Originally Posted by arnyk
I did a little research and came up with this:
It's actually worse than that. This polar plot is normalized to the above graph and shows how much louder or quieter the speaker is at various frequency and horizontal angle combinations than it is on-axis.
People hear timbre as a combination of the spectra believed to be the direct sound and its reflections, especially those off the side-walls which come from far (like 60+ degrees when speakers are toed in to face the listener) off the speaker's design axis. Continuously decreasing high frequency content in the reflections sounds natural to us (perhaps because things in our environment like plants diffuse and absorb more at high frequencies) although reversals in that trend make those frequencies sound louder and the sound less natural.
Cone and dome 2-ways with traditional cross-over points and nothing done to physically prevent the tweeter's nearly uniform radiation into half space have an output drop moving through the midrange followed by an abrupt broadening crossing to the tweeter which yields reflections that contain disproportionally more more energy in the 2-4KHz range than elsewhere with surplus energy in that frequency range associated with "harshness"
Note the peak from 3-4Khz.
People like to say that you can't tell how a speaker sounds from measurements,
We can do better than merely telling how speakers sound.
We can actually predict preference based on measurements thanks to Sean Olive's 2004 formula built on numbers like flatness and smoothness of on and off-axis response plus bass extension.
He works for the Harman research group where Harman has a vested interest in making speakers that people prefer to buy.
Compare that with this speaker:
This is the classic NHT Superzero. Note the generally smooth response and absence of peaks. A little less bass, but look at the comparison in physical size: 5.5" W by 9" H by 5" D. External volume 247.5 cubic inches. Compare the SZ to the Totem: 14" H by 6.8" W by 9" D. External volume 630 cubic inches.
The NHT polar response (normalized) looks like this
Note the 3-4KHz off-axis peak which is why most speakers sound like speakers and I recommend a less conventional design that avoids the problem (tweeter wave guide matching the mid-range directivity at the cross-over, acoustically small point source approximation, acoustically small dipole, Danley Synergy Horn or Unity Horn, for limited output levels a small full-range driver on a back-horn terminating at the floor designed to account for baffle step, there are _lots_ of engineering options with different trade-offs), a beefier tweeter crossed over lower, and/or a 3 or more way with a smaller midrange.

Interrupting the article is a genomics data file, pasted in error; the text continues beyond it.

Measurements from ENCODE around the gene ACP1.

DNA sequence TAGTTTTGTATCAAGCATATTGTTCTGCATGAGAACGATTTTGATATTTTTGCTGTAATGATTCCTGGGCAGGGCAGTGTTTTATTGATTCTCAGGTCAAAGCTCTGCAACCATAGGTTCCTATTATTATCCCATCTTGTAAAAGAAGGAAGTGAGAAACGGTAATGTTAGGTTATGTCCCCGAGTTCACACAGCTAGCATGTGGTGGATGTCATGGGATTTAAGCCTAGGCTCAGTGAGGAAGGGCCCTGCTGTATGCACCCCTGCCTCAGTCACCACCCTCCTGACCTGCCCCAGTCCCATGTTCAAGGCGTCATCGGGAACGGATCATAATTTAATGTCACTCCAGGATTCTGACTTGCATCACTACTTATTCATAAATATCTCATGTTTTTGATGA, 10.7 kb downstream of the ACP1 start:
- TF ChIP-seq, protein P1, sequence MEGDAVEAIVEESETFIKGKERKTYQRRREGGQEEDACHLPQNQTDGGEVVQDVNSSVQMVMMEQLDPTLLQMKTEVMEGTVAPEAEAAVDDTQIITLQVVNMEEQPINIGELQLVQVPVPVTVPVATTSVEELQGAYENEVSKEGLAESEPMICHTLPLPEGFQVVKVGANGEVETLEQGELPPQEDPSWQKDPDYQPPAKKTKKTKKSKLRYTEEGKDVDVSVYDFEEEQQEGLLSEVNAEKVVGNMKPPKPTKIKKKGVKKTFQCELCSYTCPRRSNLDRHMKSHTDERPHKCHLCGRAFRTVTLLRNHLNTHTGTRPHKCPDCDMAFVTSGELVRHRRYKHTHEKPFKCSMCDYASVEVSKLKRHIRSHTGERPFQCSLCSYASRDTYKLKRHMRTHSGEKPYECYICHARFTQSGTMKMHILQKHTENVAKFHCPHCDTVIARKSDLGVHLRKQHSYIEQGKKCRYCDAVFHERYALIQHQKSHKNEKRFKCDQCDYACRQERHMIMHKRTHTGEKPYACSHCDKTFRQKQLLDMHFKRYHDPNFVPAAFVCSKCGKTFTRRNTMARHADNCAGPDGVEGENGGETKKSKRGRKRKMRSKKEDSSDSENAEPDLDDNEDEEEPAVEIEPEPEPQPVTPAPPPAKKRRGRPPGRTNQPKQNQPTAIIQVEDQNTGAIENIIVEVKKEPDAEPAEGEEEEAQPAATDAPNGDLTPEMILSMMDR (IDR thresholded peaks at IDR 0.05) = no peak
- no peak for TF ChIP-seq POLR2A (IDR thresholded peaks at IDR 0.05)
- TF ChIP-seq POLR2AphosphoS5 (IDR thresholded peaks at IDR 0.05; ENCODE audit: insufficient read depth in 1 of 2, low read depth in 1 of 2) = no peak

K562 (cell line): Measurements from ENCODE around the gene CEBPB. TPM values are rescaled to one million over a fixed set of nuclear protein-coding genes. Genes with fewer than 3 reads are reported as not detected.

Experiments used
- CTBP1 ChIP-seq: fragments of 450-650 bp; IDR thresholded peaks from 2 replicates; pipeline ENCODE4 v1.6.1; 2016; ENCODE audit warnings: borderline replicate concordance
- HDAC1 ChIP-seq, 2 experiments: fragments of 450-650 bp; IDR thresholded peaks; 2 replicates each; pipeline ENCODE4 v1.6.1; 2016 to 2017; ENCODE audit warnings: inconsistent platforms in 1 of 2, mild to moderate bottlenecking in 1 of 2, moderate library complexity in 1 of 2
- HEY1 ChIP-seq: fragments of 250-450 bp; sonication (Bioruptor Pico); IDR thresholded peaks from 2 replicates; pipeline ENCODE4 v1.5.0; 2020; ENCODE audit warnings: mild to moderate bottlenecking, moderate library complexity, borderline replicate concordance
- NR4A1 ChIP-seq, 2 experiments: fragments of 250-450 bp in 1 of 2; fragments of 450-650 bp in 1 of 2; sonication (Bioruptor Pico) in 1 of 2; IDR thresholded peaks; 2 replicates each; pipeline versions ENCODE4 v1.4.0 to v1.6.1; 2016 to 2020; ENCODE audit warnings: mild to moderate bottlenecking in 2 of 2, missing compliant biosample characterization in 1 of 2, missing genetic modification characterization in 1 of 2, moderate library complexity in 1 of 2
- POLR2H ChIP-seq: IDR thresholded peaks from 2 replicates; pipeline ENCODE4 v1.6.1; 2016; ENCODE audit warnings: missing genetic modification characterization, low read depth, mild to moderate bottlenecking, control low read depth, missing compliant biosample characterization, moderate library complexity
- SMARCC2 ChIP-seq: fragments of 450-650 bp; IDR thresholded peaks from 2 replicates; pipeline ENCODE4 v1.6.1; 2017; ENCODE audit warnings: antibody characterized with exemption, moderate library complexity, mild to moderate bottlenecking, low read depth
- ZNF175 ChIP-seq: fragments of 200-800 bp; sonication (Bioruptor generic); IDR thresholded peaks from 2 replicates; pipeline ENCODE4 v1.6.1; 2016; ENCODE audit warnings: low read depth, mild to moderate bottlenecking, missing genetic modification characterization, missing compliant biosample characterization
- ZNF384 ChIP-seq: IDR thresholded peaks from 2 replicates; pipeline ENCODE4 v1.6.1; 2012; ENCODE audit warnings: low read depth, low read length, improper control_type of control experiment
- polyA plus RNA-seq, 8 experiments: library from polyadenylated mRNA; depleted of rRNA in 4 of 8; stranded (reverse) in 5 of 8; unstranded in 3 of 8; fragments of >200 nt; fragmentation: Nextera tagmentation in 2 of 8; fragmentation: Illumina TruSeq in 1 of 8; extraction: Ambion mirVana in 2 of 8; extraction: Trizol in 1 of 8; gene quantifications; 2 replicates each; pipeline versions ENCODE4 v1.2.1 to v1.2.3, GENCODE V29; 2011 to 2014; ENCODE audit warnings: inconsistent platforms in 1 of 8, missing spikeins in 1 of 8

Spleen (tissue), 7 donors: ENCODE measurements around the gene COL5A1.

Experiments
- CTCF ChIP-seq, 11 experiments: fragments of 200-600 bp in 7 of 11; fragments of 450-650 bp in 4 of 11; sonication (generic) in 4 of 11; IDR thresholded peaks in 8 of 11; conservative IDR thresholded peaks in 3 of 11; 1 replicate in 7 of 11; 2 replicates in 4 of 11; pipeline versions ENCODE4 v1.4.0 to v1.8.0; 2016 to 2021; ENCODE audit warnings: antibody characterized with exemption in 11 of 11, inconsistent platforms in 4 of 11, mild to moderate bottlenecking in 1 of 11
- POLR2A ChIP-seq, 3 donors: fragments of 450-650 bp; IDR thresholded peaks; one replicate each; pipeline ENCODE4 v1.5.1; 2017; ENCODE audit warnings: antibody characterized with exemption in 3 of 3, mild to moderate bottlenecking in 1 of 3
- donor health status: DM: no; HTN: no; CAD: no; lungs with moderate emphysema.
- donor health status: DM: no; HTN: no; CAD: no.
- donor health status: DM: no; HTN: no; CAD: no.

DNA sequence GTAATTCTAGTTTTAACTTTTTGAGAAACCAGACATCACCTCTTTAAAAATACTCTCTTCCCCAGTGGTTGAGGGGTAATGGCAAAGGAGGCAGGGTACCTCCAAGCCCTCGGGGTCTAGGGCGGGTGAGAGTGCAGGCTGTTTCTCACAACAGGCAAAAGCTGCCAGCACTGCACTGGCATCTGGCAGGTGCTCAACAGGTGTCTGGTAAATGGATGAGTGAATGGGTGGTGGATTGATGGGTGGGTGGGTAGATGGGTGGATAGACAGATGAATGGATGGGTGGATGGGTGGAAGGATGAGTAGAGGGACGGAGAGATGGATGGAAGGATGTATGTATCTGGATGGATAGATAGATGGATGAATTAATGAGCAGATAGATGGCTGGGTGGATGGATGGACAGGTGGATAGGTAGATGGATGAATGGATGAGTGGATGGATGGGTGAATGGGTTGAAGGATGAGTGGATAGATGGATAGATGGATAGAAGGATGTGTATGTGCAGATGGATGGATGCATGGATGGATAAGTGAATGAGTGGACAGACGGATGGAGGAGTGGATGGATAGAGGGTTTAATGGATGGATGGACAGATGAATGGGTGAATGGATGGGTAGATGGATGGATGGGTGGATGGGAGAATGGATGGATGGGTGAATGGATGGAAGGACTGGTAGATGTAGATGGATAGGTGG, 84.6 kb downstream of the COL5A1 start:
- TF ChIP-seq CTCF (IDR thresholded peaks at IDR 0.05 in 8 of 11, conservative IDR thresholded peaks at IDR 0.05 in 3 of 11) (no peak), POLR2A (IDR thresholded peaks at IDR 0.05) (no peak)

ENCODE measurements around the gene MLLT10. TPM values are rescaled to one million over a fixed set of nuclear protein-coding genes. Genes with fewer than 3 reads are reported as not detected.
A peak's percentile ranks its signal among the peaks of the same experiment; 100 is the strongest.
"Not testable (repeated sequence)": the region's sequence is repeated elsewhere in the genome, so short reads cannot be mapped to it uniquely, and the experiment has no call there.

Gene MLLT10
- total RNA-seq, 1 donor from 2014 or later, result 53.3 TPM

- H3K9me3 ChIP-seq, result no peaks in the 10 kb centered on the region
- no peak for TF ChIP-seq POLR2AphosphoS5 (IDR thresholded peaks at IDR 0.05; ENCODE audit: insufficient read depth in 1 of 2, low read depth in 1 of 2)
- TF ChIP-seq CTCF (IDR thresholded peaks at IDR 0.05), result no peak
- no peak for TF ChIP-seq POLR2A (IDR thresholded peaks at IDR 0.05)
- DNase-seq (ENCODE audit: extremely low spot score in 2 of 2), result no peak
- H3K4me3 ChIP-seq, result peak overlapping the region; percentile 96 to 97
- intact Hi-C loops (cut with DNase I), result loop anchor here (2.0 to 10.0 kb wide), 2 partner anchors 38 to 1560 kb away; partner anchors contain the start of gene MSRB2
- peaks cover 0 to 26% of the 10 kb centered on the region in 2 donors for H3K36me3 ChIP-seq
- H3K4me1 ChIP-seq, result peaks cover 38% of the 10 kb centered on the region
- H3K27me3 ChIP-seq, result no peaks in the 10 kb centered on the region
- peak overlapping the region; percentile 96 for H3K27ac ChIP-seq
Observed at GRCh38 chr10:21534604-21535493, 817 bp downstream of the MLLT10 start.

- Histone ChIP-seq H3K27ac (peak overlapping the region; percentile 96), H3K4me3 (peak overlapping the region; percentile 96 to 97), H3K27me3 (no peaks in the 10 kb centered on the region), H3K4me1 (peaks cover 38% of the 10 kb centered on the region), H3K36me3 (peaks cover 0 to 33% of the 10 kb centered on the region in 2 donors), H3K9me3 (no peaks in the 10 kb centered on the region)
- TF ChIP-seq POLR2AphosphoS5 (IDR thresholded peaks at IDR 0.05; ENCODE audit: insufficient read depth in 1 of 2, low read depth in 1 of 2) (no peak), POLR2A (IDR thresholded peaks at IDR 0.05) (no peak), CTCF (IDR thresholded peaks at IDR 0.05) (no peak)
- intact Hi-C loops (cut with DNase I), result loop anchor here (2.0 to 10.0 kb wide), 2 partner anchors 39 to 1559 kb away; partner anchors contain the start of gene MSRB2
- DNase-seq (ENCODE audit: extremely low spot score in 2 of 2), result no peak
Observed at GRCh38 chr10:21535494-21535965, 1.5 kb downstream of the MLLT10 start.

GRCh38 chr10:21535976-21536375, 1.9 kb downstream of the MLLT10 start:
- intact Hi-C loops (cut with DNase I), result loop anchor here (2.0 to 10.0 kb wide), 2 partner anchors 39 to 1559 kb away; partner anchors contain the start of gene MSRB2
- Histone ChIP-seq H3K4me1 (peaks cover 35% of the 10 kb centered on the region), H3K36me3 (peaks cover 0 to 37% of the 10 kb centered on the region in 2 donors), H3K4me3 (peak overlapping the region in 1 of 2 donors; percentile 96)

These are my favorite small speakers (Linkwitz Pluto, as in designed by Siegfried Linkwitz of Linkwitz-Riley cross-over fame with an additional thirty years of speaker design experience/experimentation and Audio Engineering Society paper digestion under his belt plus the Stereophile Loudspeaker of the Year award for the lowest-cost version of the flagship model from his first commercial venture) that I use in my bedroom system. I've heard $40,000 (with Pass Labs electronics) and $80,000 speakers which didn't do as well overall (although the $80K pair played a lot louder cleanly and had good bass through the first octave).
The premature roll-off is an uncorrected artifact from the measurement microphone; they actually extend to 15Khz in this version. 6" wide at the top, 4.5" for most of their height, with a 12x8" footprint on the floor. 42" high, but you want to get the tweeters at or a little past ear level and would be using stands to do so with "book shelf" speakers.
Measurements are of the original version; the current 2.1 version is flat to 40Hz (-3dB) not 60Hz and compensates for the high frequency roll-off (one great thing about active speakers is that you can boost output without compromising sensitivity at other frequencies).
Nothing stands out about the sound which is excellent - you want to be engaged by the recordings and not be distracted by the speaker's editorial contributions (a little brighter here, a little boom there, a little dull elsewhere). Music sounds like music played by musicians and is very natural as long as you respect their output limits (no worse than other speakers with 5-6" mid-bass drivers) just as you might predict from the measurements (I bet $800 on that building them without hearing them first. I was right).
They're a $1000 (inflation stinks) DIY project (with one afternoon of soldering (a lot more than in a passive speaker - you're building two power supplies, six amplifier channels, and time-alignment circuits plus fourth order filters and the usual accommodations for drivers) and one putting everything together) and $3000 commercial offering including built-in amplifiers which puts it within hiscore's budget if he sells his speakers too.
I pair them with the Pluto+ sub-woofers to get more mid-bass headroom and have the first octave.
When you position a Pluto, one Pluto+ sub-woofer, and microphone next to the ground and drive them off Siegfried's cross-over designed for the purpose they measure like this (if I used the system for critical listening I'd probably increase the system high-pass pole frequencies to avoid room gain):